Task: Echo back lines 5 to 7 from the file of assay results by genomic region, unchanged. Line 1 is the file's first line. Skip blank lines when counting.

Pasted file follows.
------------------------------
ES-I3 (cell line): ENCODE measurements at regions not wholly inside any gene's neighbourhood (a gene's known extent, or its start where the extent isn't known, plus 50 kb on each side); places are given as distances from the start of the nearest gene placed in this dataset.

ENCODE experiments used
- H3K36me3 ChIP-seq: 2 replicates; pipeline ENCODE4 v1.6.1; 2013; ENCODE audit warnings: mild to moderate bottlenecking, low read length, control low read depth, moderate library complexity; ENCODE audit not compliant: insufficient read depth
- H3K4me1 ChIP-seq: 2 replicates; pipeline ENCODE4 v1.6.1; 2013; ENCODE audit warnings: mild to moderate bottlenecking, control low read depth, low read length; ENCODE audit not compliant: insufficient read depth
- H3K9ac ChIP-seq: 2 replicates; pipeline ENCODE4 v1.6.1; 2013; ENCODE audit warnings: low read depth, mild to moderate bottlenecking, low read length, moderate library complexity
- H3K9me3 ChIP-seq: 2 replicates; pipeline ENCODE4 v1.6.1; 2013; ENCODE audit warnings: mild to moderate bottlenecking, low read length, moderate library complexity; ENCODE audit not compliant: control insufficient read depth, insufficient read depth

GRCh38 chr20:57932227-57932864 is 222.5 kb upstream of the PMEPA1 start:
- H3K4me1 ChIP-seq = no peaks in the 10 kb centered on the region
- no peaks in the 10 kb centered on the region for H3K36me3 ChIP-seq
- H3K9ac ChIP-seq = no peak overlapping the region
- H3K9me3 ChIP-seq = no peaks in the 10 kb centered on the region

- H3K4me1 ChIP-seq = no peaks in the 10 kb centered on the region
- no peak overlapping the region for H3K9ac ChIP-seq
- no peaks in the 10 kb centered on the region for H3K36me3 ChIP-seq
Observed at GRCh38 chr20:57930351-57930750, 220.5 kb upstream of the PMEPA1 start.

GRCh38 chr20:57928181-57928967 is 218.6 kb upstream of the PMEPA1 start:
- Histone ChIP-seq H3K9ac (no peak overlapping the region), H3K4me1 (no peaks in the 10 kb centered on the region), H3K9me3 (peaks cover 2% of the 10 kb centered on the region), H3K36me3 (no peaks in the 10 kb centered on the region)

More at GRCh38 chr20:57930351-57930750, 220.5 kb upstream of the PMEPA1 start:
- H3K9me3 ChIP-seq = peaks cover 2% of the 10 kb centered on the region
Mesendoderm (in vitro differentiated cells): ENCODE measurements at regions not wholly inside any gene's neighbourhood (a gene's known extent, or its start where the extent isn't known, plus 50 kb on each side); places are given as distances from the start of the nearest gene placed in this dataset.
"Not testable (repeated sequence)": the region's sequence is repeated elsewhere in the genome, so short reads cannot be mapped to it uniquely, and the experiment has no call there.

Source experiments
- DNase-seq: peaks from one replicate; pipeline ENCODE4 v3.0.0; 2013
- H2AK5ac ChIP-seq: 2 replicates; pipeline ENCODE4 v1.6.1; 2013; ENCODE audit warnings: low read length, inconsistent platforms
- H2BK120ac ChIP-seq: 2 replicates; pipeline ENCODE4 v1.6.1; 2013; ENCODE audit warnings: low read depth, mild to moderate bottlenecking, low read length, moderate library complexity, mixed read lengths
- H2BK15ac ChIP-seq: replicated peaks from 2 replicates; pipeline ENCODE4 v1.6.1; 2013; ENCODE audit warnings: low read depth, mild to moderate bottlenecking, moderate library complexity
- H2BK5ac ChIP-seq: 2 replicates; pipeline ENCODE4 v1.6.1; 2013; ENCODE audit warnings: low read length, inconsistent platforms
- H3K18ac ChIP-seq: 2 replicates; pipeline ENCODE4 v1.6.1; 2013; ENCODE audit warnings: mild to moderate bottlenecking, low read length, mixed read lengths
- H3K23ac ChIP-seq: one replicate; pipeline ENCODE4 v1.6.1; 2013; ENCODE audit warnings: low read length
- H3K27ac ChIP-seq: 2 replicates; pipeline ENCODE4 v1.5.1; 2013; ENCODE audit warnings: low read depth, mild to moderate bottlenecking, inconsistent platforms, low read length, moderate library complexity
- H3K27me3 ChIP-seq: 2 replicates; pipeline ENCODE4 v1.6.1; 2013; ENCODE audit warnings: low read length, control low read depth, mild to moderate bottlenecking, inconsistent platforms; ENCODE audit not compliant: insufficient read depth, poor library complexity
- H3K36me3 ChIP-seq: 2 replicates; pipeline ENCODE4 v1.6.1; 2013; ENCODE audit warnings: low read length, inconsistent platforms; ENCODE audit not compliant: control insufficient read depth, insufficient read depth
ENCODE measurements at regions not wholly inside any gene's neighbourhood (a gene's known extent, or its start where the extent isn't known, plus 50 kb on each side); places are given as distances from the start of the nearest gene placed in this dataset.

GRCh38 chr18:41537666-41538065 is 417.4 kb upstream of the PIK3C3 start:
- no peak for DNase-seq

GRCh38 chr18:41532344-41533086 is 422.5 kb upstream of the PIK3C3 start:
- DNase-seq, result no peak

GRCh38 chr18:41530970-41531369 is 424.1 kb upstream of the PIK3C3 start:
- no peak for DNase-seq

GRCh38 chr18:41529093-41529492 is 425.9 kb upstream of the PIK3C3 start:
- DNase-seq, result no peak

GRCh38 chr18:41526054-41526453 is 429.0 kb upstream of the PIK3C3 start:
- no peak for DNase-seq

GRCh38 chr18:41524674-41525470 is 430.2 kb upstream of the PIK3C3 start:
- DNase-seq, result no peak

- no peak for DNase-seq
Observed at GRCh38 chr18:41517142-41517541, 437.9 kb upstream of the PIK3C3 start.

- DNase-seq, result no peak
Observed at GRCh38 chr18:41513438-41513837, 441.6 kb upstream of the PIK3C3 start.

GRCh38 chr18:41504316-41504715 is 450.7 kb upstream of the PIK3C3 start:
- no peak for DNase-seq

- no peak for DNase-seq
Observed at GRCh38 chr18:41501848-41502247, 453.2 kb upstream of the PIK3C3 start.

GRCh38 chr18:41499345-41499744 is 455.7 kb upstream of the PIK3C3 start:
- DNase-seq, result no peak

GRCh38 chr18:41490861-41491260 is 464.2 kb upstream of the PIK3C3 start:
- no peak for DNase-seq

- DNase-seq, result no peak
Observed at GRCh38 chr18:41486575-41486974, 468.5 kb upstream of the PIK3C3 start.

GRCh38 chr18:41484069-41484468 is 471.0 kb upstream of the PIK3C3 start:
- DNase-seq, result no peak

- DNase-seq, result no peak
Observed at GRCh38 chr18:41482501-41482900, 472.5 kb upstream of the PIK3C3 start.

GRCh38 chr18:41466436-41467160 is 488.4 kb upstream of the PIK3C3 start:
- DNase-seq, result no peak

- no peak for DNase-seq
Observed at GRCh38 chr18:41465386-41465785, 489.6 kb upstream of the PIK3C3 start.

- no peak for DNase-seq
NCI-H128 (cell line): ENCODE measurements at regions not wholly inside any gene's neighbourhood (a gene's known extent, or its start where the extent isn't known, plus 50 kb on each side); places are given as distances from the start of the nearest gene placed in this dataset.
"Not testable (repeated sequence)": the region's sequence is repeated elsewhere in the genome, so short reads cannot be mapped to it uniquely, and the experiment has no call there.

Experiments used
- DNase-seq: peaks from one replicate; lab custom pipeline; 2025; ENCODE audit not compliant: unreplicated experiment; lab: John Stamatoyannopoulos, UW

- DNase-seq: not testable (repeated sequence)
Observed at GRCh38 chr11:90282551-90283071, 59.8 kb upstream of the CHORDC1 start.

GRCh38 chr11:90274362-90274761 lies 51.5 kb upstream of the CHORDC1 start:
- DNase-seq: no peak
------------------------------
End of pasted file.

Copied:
- H3K9ac ChIP-seq: 2 replicates; pipeline ENCODE4 v1.6.1; 2013; ENCODE audit warnings: low read depth, mild to moderate bottlenecking, low read length, moderate library complexity
- H3K9me3 ChIP-seq: 2 replicates; pipeline ENCODE4 v1.6.1; 2013; ENCODE audit warnings: mild to moderate bottlenecking, low read length, moderate library complexity; ENCODE audit not compliant: control insufficient read depth, insufficient read depth

GRCh38 chr20:57932227-57932864 is 222.5 kb upstream of the PMEPA1 start: